As a side note, you may want to add vendor prefixes for additional support.

2019/08/05

Yes you can do this without absolute positioning and without using tables (which screw with markup and such).

DEMO
This is tested to work on IE>7, chrome, FF & is a really easy thing to add to your existing layout.

<div id="container">
    Some content you don't want affected by the "bottom floating" div
    <div>supports not just text</div>

    <div class="foot">
        Some other content you want kept to the bottom
        <div>this is in a div</div>
    </div>
</div>
#container {
    height:100%;
    border-collapse:collapse;
    display : table;
}

.foot {
    display : table-row;
    vertical-align : bottom;
    height : 1px;
}

It effectively does what float:bottom would, even accounting for the issue pointed out in @Rick Reilly's answer!

2013/10/01

Its an old question, but this is a unique approach that can help in several cases.

Pure CSS, Without Absolute positioning, Without Fixing any Height, Cross-Browser (IE9+)

check out that Working Fiddle

Because normal flow is 'top-to-bottom' we can't simply ask the #copyright div to stick to the bottom of his parent without absolutely positioning of some sort, But if we wanted the #copyright div to stick to the top of his parent, it will be very simple - because this is the normal flow way.

So we will use this in our advantage. we will change the order of the divs in the HTML, now the #copyright div is at the top, and the content follow it right away. we also make the content div stretch all the way (using pseudo elements and clearing techniques)

now it's just a matter of inverting that order back in the view. that can be easily done with CSS transform.

We rotate the container by 180deg, and now: up-is-down. (and we inverse back the content to look normal again)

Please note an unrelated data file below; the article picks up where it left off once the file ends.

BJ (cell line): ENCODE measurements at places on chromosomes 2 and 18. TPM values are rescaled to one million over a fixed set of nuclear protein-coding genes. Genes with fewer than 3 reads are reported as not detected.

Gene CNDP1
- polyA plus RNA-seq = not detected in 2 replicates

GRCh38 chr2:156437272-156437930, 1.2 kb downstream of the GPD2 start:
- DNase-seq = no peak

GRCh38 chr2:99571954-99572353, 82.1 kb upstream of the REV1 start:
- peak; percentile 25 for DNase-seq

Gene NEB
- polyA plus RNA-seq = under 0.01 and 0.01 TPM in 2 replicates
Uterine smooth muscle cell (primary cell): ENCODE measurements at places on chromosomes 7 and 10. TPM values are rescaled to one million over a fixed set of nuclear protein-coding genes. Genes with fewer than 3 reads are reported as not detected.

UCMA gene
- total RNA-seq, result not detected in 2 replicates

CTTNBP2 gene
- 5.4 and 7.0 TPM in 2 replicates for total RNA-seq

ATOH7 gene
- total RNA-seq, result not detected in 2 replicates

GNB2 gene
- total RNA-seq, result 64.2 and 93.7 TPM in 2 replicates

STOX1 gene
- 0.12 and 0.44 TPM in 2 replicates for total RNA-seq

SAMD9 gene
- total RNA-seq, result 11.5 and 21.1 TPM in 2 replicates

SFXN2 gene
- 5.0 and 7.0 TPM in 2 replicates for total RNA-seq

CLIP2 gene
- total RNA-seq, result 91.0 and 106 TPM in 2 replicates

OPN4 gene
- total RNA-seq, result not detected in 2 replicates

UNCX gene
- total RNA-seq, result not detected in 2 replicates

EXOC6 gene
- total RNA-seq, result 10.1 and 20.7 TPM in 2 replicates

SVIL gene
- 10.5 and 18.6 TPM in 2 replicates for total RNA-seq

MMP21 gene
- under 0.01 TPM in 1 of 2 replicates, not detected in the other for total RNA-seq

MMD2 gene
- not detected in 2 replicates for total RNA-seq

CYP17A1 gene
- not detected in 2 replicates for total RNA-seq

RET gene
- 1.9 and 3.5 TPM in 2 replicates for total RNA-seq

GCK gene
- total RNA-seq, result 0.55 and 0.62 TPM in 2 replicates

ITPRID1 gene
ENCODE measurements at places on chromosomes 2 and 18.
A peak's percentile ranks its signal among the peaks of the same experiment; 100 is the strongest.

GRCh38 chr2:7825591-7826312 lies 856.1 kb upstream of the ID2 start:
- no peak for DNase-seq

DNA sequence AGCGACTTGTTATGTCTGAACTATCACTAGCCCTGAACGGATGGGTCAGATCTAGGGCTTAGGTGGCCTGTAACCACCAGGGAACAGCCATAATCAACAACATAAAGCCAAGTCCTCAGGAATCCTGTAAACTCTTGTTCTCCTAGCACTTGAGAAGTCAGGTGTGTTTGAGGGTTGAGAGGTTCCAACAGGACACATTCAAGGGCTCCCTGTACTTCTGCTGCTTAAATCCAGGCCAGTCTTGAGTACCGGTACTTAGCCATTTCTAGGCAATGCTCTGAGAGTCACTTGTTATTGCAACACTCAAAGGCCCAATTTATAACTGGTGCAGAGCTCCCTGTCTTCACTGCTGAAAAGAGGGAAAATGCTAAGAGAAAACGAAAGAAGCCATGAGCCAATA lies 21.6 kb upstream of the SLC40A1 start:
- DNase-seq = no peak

If we want to have a scroolbar within the content area, we need to apply a little bit more of CSS magic. as can be showed Here [in that example, the content is below a header - but its the same idea]

* {
  margin: 0;
  padding: 0;
}

html,
body,
#Container {
  height: 100%;
  color: white;
}

#Container:before {
  content: '';
  height: 100%;
  float: left;
}

#Copyright {
  background-color: green;
}

#Stretch {
  background-color: blue;
}

#Stretch:after {
  content: '';
  display: block;
  clear: both;
}

#Container,
#Container>div {
  -moz-transform: rotateX(180deg);
  -ms-transform: rotateX(180deg);
  -o-transform: rotate(180deg);
  -webkit-transform: rotateX(180deg);
  transform: rotateX(180deg);
}
<div id="Container">
  <div id="Copyright">
    Copyright Foo web designs
  </div>
  <div id="Stretch">
    <!-- Other elements here -->
    <div>Element 1</div>
    <div>Element 2</div>
  </div>
</div>

2017/11/01

CSS Grid

Since the usage of CSS Grid is increasing, I would like to suggest align-self to the element that is inside a grid container.

align-self can contain any of the values: end, self-end, flex-end for the following example.

#parent {
  display: grid;
}

#child1 {
  align-self: end;
}

/* Extra Styling for Snippet */

#parent {
  height: 150px;
  background: #5548B0;
  color: #fff;
  padding: 10px;
  font-family: sans-serif;
}

#child1 {
  height: 50px;
  width: 50px;
  background: #6A67CE;
  text-align: center;
  vertical-align: middle;
  line-height: 50px;
}
<div id="parent">
  <!-- Other elements here -->
  <div id="child1">
    1
  </div>

</div>

2019/08/22

Source: https://stackoverflow.com/questions/526035